The recent progress report from the White House outlining the Obama administration's efforts to stimulate inbound tourism got us to thinking that now is a good time, as we enter the year's fourth quarter, to think about how things are progressing in the Nation's Capital overall.
Leaving aside the increasing craziness of the political campaigns, we think there are several encouraging signs.
In terms of the administration's newly adopted tourism goals, it's notable that wait times for a U.S. visa in Brazil are now measured in days rather than months. That alone is worth a round of applause.
It had been a source of frustration that the Obama administration, like so many before it, didn't seem to fully appreciate the leverage that tourism could have on the economy.
As industry officials keep reminding the government and the media, tourism is the nation's leading service export and is an enormously effective generator of jobs, tax receipts and foreign exchange.
The rollout of tourism policy goals in January was a sign that Washington finally "gets it." This progress report suggests that, this time around, maybe Washington can hold that thought, too.
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We all want the government to understand the hospitality and travel business, and one way it manages to do that is through the Economic Census, a measure of American business activity undertaken every five years.
The next one will be under way in November, asking more than 4 million U.S. businesses to fill out Economic Census forms. The most recent government data about the nation's travel agencies, their number, their annual sales and total employment is from 2007.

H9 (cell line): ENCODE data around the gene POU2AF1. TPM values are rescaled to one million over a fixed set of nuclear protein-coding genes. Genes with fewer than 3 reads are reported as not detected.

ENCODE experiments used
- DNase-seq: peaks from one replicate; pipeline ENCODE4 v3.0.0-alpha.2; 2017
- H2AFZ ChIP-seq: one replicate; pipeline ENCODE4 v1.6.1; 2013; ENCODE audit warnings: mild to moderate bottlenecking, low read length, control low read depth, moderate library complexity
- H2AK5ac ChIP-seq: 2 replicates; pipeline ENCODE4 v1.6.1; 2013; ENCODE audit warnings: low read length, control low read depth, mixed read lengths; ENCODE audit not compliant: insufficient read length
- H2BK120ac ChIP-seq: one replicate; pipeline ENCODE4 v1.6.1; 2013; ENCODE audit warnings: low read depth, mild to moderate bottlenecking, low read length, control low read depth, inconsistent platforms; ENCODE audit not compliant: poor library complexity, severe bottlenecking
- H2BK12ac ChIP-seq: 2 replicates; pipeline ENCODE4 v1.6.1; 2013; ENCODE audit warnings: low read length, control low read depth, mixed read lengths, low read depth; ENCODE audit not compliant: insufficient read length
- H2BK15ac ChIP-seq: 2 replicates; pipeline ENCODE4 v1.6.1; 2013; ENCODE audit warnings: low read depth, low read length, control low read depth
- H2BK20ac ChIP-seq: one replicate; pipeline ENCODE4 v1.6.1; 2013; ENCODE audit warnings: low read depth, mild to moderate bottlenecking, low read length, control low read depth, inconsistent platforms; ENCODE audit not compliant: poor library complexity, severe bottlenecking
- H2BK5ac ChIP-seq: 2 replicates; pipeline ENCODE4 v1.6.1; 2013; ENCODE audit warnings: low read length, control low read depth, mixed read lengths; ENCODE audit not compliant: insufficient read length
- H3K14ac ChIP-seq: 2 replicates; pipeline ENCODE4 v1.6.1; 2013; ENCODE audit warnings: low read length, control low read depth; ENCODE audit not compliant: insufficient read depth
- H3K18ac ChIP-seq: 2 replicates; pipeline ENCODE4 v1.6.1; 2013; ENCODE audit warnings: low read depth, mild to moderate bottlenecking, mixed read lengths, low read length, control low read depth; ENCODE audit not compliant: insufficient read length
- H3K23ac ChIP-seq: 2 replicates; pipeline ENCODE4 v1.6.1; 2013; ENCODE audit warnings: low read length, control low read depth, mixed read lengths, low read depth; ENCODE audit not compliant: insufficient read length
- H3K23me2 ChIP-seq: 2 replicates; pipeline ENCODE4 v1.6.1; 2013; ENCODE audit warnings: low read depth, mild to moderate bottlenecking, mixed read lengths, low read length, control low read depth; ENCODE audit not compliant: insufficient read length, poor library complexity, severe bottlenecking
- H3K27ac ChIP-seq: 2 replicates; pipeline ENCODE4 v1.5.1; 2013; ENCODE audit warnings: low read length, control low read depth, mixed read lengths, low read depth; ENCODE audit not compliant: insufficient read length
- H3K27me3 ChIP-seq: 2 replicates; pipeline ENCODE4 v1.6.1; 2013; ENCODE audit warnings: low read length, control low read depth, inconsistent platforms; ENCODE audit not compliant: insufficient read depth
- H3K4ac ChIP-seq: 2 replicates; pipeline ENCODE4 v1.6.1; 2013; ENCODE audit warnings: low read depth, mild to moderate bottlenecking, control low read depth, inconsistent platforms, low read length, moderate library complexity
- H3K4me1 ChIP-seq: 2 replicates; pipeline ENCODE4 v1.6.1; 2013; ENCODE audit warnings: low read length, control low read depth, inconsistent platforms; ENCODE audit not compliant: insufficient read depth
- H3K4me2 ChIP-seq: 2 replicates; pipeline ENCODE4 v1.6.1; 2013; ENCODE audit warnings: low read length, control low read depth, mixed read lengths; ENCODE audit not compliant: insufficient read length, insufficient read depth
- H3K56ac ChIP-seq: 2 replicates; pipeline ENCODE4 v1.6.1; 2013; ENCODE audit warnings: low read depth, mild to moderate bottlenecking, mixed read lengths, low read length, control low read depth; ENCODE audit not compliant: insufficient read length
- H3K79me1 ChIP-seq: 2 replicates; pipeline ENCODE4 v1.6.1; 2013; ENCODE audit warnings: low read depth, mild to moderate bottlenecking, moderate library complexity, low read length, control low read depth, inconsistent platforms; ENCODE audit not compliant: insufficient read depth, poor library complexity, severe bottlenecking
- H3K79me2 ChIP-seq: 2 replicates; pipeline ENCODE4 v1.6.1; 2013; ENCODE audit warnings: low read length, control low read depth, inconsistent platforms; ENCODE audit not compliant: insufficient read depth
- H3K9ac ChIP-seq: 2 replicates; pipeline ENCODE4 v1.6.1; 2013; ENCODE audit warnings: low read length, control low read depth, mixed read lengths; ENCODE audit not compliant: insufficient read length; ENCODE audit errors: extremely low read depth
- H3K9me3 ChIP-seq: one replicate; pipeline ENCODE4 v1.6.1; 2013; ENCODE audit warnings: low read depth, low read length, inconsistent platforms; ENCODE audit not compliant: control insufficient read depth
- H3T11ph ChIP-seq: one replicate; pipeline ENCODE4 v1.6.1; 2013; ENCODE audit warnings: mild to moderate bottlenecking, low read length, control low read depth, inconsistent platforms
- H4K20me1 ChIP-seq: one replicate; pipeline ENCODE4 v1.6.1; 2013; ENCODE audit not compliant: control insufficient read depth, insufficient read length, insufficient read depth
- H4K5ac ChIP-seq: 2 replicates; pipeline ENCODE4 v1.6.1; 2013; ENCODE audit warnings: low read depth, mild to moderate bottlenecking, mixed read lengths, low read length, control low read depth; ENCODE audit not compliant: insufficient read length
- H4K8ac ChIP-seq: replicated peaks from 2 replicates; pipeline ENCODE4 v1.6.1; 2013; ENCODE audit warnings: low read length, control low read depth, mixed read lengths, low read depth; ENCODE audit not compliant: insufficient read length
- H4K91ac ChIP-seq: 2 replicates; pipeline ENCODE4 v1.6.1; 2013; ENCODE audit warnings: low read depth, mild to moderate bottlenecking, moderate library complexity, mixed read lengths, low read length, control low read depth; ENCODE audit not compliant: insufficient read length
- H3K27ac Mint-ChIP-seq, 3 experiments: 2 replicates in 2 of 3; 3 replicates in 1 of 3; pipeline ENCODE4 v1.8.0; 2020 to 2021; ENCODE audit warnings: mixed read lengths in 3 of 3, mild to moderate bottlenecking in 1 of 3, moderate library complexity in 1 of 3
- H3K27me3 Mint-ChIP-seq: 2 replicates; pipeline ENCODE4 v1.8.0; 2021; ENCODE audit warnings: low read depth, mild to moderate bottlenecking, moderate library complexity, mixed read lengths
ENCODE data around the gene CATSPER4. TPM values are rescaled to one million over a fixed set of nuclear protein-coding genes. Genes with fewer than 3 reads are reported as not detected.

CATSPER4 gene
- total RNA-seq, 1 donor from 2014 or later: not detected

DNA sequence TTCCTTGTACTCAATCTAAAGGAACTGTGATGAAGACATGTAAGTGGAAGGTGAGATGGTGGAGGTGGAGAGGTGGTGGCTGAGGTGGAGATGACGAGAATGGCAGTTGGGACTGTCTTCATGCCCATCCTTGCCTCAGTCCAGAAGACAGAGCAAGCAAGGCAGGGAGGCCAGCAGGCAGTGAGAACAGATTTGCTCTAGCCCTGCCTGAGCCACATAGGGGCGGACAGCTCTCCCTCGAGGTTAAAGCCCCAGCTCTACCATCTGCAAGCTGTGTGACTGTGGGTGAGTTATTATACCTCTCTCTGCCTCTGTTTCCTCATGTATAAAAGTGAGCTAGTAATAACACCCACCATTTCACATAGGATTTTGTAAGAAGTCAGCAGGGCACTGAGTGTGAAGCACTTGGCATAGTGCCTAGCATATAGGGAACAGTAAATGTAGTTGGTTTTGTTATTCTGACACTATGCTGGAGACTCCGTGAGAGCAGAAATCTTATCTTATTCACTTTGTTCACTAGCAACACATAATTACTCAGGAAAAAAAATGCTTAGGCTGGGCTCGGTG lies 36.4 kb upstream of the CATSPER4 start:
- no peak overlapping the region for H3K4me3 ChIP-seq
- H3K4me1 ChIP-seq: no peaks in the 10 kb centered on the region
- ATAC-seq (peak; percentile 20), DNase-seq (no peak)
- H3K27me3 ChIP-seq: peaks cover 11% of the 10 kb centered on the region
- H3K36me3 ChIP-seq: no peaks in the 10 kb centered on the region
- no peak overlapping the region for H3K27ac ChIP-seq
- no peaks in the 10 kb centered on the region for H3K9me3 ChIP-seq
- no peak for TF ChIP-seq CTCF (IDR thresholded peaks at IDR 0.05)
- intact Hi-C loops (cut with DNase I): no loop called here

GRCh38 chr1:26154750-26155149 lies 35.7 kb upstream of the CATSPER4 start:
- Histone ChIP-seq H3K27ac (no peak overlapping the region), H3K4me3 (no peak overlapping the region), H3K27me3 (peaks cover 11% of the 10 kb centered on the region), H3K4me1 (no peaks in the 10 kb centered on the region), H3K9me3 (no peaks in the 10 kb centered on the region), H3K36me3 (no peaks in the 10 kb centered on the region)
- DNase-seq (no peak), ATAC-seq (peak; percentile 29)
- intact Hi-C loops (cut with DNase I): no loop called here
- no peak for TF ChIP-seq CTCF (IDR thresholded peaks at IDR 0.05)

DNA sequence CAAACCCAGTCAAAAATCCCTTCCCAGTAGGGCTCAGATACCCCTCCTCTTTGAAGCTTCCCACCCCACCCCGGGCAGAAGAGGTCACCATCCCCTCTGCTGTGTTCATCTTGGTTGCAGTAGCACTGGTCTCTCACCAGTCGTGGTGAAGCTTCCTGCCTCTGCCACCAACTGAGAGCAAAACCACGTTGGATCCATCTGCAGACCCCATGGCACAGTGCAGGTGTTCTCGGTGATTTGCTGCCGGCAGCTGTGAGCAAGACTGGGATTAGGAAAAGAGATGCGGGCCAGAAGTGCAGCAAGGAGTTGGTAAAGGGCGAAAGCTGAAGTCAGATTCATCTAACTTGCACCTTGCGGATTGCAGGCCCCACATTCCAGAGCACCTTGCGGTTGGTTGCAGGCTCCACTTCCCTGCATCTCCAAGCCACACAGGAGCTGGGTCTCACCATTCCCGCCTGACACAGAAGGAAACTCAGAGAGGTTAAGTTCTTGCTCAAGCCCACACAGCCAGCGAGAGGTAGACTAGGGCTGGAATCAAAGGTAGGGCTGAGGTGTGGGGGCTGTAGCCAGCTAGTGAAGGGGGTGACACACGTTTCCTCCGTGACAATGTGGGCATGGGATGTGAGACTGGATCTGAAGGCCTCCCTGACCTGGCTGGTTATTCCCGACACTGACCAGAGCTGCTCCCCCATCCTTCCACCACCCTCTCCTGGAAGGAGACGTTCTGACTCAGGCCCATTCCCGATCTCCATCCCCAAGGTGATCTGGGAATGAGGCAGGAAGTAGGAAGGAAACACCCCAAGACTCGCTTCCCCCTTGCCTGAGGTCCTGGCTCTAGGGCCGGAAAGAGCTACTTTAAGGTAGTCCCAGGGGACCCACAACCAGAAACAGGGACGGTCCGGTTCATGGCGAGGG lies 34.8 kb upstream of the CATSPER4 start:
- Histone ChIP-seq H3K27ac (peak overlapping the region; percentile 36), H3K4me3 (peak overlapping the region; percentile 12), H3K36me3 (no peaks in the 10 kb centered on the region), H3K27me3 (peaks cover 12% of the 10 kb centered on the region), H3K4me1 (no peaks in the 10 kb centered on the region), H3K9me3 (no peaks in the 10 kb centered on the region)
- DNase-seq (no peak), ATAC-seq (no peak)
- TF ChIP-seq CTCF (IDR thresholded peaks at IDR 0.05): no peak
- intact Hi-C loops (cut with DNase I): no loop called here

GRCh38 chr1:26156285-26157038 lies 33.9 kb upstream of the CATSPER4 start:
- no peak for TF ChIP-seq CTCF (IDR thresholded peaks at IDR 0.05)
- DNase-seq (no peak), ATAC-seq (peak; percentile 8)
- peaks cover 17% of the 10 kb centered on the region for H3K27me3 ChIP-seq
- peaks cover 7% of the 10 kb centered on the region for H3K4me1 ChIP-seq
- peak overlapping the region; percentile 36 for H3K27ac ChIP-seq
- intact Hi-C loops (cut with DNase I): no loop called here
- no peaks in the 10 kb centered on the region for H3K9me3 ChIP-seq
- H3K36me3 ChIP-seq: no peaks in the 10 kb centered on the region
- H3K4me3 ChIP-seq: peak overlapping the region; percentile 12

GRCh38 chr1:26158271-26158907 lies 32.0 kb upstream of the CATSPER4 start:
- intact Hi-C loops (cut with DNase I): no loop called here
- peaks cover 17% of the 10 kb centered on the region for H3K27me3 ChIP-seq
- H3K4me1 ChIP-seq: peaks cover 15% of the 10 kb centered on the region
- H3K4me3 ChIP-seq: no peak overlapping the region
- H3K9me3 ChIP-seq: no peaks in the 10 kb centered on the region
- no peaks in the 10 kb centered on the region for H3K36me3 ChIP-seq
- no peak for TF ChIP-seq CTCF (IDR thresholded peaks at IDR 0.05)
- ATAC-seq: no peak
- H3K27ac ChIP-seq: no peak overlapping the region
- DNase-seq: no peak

In other words, the travel business is looking at an opportunity to enlighten the government on what's been happening. If you want the government to understand what's happening, answer the questions.
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The Government Accountability Office (GAO) recently issued a report, requested by the Senate Commerce Committee, about how airlines use their slots at congested and slot-controlled airports such as New York's LaGuardia or Washington's Reagan National.
It turns out that at these airports where slots are rationed and allocated, airlines underutilize their slots. According to the GAO, flights using these slots tend to operate with smaller aircraft and lower load factors -- almost as if airlines were "hoarding" them, to keep them out of the hands of competitors. The GAO suggested that tougher, "use it or lose it" rules would lead to more efficient slot use. We've been saying that for years, so we consider it a sign of progress that the GAO is saying it, too.
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Amtrak just closed out its fiscal year, and if recent projections prove out, FY 2012 will have been an extraordinary year. Not only is Amtrak anticipating record ridership of more than 31 million passengers, but through August, it has posted monthly ridership records for 11 consecutive months, with the best January on record, the best February, the best March, etc.
This is not happening by accident. As most sensible travel people already know, rail travel makes sense, and the better it is, the more sense it makes. After 41 years of ups and downs, Amtrak is not only making progress but gathering some momentum. We're glad to see it.